The RSPCA is investigating the death of pigeons and doves found dead on a rooftop in north Wales.
A member of the public found the dead birds in the Church Road area of Flint.
We are not sure what has happened, but we believe they were poisoned and are now trying to find out where any poison could have come from. There were around three doves and the rest were pigeons.
We have no way of telling whether this was a result of a deliberate act or because of poisonous substances not being safely stowed away, but what is concerning is the number of birds that were found dead. We don’t want this happening again.
A man from north Wales has been charged with threatening to kill a number of police officers.
Thirty-three-year-old Craig Michael Hughes is alleged to have made the threats online during a conversation with a confidential help line based in America.
The defendant from Flint was arrested in the early hours of yesterday by North Wales Police, who had been contacted by the Hope Line Crisis Centre in the US amid concerns that he was planning a murder suicide by ambushing police officers after reporting a non-existent crime.
Hughes appeared from custody at a special weekend sitting of Flintshire magistrates’ court at Mold today.
He faced two charges of making threats to two members of staff at the crisis centre to kill a number of police officers locally. No pleas were entered.
It was Hughes’ case that he had been drunk, had not intended to kill himself and would not have carried out any threat to kill police officers, he said.
Mairead Neeson, prosecuting, asked for a remand in custody for his own protection and for the protection of the public, in particular police officers.
Magistrates remanded him in custody to appear before magistrates on Thursday.
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One lane of the A55 Eastbound is blocked and there is stationary traffic because of an accident between J33A Brookside (Northop Hall East) and J33B A494 Mold Road (Ewloe).
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One lane is blocked and there's queueing traffic after an accident on the A55 Eastbound between J32 (Holywell) and J33 (Northop Road).
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A council leader has criticised the Welsh Government's decision to cut £1.6m of funding to the organisation which represents local authorities. You can catch up on the story by clicking here.
The Deputy leader of Flintshire council, Labour's Bernie Attridge, has taken to twitter to voice his concern about the reduction.
A decision to merge Wrexham and Flintshire Magistrates' Benches could have 'profound implications' on local people, according to Wrexham MP Ian Lucas.
Mr Lucas has written to the Lord Chancellor Chris Grayling, asking him to reconsider the proposal, because of the impact it would have on the Wrexham area.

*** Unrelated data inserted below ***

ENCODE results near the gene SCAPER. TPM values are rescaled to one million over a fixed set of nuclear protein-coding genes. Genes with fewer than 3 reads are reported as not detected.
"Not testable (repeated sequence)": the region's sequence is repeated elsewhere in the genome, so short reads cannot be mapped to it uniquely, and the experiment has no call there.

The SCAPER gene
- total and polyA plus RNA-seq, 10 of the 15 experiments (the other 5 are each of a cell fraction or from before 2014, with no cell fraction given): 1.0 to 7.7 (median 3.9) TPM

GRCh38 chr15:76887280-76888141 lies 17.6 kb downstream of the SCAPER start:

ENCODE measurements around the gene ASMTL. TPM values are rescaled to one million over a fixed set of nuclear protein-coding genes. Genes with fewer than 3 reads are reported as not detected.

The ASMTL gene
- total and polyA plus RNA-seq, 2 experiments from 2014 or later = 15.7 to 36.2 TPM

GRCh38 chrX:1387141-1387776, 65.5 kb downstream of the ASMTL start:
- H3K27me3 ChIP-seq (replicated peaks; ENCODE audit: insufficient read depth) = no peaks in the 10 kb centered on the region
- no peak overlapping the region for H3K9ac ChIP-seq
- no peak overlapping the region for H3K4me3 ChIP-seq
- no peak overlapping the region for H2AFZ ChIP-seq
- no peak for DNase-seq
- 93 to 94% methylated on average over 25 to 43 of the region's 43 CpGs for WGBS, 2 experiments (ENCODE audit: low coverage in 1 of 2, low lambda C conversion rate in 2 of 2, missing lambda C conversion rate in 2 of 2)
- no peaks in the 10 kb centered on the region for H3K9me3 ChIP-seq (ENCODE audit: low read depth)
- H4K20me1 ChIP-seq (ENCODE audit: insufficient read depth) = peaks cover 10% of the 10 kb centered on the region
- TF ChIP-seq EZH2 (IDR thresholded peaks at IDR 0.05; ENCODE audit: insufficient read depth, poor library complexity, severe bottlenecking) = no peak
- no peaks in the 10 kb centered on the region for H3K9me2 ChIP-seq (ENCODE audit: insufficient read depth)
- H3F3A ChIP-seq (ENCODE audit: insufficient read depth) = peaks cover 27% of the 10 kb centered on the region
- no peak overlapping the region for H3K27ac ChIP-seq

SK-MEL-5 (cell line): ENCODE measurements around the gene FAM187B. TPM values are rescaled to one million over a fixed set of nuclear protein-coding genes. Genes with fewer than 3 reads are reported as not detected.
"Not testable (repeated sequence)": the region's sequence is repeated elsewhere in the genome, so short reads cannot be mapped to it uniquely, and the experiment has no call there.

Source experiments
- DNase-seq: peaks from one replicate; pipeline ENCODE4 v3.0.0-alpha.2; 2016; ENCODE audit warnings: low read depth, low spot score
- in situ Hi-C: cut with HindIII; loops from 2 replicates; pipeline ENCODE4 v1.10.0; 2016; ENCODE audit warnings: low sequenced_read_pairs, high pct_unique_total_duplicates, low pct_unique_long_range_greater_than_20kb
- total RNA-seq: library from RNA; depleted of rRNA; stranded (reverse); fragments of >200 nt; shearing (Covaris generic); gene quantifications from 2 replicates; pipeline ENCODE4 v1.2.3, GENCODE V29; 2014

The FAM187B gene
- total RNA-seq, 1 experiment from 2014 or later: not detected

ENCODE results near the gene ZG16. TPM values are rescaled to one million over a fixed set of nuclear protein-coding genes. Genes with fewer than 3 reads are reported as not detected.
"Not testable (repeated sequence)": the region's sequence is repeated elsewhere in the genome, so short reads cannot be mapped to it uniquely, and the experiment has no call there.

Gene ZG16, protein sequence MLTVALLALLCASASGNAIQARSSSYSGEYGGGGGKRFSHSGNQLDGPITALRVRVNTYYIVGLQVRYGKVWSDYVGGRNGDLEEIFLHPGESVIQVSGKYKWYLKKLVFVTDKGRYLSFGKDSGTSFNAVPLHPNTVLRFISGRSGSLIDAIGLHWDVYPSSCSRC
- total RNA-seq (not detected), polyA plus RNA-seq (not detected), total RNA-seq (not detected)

The MP has been a long standing opponent of the proposed merger, and has made submissions to consultations ran by the Ministry of Justice.
In his letter to Mr Grayling, he says:
"This could have profound implications for Wrexham people - whether that is the court staff who face uncertainty over their jobs, the cost to all those involved in court cases having to make additional journeys to Flintshire, or indeed the impact upon our town's legal professionals."
"It is little wonder that the possibility of a legal challenge to the proposals is now being seriously discussed in Wrexham."
A spokesperson for the HM Courts & Tribunal Service said the decision was made after consulting local authorities, Criminal Justice System partners and stakeholders, including local MPs.
"Following a local consultation, Flintshire and Wrexham Local Justice Areas were merged into one new Area.
"The merger was to make the best use of judicial, legal and administrative resources to improve the service for court users.
"It will improve the effective delivery of justice by increasing flexibility in dealing with cases and increasing the opportunities for magistrates to retain experience and their competence."
A little girl of four was left home alone while her mother went out to work.
Police went to her home in Mold, North Wales, following an anonymous tip off to social workers.
They found the house in an unkempt condition and the girl was home alone with the front door unlocked.
The mother had gone out in the car to visit customers.
The enormity of what she had done had not dawned on her until later, Flintshire Magistrates' court heard .
She had since given up work and her husband has changed his working pattern her solicitor Bethan Jones explained.
The mother, who had no previous convictions, admitted neglecting the child in a way likely to cause her unnecessary suffering.
She was placed on a 12 month community order with supervision and she was sent on a "positive thinking" workbook programme run by the probation service.
The woman, who was ordered to pay £85 costs, was told by District Judge Gwyn Jones that due to her then working pattern, she "became oblivious to the risks" posed to her youngest child by being left at home alone.